Is there evidence that working classed doctors are more prevalent in deprived and under-resourced areas? If so, is this because they choose these areas or because it's the only place which will accept them?
And it's much easier to be a "champagne socialist" and do your bit for mankind when you have a huge safety net in the bank of mum and dad and their inheritance. So many "posh GPs" end up in challenging areas as they are doing their bit for society
I came from significant poverty. I never want to go back there so money was very important to me in partnership conversations. I wanted to work in a nice leafy suburban middle classed area but no-one would have me. So I ended up in one of the most deprived areas of the country!
I agree you don't need academic intelligence to be a good doctor but you do need emotional intelligence, good problem solving skills and resilience.
I think all universities have become overly competitive for all subjects and it's leading to an increase in mental health issues in the young
What the hell is full-time?
Difficult to interpret this report when there is no definition of full-time.
We all know that working more than 6 sessions in practice is more than full time
This is why asking people where they are from is really, really annoying
Wow - what an amazing GP and human being
I am really uncomfortable about financial incentives for screening uptake by patients.
Screening should occur only after a well informed and robust shared decision making process so the patient is acting according to their values.
Money has no place in this dialogue as it may bias the quality of balanced information given.
I've stopped asking people how they are. I ask them what they would like to discuss today.
Sorry you are going through all this and thanks for your really honest insights
Please see my post
When my son started year 6, I expressed my concerns at a parents evening, when I noticed the huge disparity between his written and verbal work. My concerns were dismissed when I was told he was lazy!(which I believed!)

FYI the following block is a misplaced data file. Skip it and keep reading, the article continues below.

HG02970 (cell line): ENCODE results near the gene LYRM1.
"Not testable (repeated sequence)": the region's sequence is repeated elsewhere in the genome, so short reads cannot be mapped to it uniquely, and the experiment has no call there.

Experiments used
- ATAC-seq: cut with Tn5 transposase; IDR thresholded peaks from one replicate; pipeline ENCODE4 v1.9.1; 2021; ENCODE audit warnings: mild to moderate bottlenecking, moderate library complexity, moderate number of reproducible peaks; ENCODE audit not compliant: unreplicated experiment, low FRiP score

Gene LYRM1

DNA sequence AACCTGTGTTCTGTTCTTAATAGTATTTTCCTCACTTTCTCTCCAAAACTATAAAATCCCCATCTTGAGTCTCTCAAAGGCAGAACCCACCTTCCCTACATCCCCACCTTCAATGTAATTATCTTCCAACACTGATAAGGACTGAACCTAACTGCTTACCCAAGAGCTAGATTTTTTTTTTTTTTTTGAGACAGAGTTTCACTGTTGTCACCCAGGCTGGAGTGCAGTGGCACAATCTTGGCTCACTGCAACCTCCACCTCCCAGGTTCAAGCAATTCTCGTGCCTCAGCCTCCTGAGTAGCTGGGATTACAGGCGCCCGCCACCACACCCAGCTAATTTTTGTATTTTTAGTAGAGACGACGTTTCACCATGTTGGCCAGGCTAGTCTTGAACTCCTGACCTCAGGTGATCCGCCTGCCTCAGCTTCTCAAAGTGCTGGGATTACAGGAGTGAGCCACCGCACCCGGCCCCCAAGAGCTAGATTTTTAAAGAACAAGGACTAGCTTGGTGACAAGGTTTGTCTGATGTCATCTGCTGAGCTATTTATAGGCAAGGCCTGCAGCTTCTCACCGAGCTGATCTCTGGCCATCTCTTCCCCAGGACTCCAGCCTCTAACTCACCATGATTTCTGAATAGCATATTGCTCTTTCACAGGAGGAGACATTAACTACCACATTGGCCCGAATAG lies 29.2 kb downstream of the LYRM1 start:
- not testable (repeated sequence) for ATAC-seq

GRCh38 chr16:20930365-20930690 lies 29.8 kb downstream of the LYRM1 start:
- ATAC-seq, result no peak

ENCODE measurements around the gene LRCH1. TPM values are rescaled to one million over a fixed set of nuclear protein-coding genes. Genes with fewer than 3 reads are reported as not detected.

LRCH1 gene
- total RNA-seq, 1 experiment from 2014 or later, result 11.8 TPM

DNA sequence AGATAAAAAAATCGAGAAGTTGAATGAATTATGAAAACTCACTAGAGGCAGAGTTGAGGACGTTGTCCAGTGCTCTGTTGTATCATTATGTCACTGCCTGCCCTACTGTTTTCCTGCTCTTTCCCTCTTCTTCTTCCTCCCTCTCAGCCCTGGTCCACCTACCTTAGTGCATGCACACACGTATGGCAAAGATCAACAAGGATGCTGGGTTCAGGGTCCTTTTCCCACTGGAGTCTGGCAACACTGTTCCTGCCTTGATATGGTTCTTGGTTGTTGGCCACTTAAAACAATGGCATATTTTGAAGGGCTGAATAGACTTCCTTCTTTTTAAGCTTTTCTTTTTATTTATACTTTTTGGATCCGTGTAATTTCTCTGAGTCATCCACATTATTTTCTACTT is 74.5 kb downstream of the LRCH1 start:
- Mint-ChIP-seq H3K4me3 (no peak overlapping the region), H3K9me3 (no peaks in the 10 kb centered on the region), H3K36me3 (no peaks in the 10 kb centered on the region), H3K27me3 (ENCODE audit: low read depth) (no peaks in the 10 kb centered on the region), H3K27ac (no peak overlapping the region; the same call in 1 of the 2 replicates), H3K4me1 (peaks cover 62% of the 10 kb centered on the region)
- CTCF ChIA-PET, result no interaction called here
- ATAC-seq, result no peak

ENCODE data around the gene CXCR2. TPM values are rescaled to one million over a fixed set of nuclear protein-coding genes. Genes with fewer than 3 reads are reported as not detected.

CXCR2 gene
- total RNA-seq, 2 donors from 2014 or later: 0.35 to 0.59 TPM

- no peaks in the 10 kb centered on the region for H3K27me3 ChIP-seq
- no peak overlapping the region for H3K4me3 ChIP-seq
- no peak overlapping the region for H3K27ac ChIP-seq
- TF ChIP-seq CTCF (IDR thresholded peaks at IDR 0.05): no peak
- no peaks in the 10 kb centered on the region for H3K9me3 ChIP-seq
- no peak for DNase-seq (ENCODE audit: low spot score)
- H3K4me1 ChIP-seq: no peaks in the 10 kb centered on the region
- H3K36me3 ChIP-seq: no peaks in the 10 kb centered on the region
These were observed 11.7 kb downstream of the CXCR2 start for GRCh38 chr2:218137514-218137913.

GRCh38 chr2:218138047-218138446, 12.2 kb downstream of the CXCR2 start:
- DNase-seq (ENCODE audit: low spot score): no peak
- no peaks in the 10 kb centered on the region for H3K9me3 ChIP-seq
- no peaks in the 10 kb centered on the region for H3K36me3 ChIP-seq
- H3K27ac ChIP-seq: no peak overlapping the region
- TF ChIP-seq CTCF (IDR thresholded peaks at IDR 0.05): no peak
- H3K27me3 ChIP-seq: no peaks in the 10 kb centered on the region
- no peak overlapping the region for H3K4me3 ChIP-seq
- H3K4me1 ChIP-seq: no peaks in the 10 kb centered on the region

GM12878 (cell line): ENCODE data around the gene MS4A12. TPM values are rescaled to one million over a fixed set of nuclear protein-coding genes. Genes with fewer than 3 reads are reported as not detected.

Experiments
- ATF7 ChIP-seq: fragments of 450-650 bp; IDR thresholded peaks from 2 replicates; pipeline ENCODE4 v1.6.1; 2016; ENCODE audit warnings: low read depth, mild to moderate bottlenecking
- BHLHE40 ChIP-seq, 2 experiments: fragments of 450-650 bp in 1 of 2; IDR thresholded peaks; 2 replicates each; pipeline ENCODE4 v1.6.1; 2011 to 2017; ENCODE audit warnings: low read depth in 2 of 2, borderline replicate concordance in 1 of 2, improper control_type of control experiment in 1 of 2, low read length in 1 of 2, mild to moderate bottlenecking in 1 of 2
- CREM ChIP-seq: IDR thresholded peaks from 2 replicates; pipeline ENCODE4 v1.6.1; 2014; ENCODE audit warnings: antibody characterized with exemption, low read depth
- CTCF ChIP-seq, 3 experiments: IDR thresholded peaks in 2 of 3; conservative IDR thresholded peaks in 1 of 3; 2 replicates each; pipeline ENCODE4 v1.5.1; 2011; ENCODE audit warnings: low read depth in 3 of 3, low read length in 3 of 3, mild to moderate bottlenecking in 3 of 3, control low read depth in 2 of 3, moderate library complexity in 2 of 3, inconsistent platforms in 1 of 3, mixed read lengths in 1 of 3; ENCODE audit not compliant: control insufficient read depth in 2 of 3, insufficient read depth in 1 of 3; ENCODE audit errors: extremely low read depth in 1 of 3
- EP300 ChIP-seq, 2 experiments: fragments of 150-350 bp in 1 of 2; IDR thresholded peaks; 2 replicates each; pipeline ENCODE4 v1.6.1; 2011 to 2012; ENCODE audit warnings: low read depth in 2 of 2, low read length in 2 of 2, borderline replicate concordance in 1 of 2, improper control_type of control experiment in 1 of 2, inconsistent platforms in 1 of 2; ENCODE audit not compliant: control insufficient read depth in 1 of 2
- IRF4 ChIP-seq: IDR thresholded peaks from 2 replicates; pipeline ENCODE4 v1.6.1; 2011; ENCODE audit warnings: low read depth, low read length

It also went unnoticed when he started secondary school but I started noticing his spelling was worse than his youngest sister who was a full 4 years younger than him. Still no-one at school said a thing
His behaviour worsened as he couldn't write or keep up so in desperation I got him tested privately. I was told he was a barn door case of dyslexia with high intelligence.
My nephew was diagnosed in the 1st year of uni. It is common to miss the diagnosis in people with a high IQ who compensate for this disability.
Thanks for sharing.
Dyslexia often goes undiagnosed in above intelligence kids because they are still performing averagely or above.
I had huge problems having my concerns addressed for my son until I arranged a private assessment and he is barn door dyslexic.
It is NOT a middle classes excuse for doing badly at school. My son is now much happier using a laptop and typing instead of writing at school
Ivan - I would really like to see how many patients would accept a statin (or any other preventative drug) if a genuine shared decision making consultation had taken place, with the appropriate patient tools, time and clinician knowledge.
I suspect very few....
This is fantastic news for general practice.
Not sure I was reading the same article as everyone else but I actually thought this was a pretty balanced view
Well done Helen and Kamal
I did a retrospective audit of lung cancers in our practice (following a diagnosis in a young patient who had a normal CXR 8 months earlier)
High platelet count was one of the risk factors
I wonder if ethnicity would impact on these parameters though?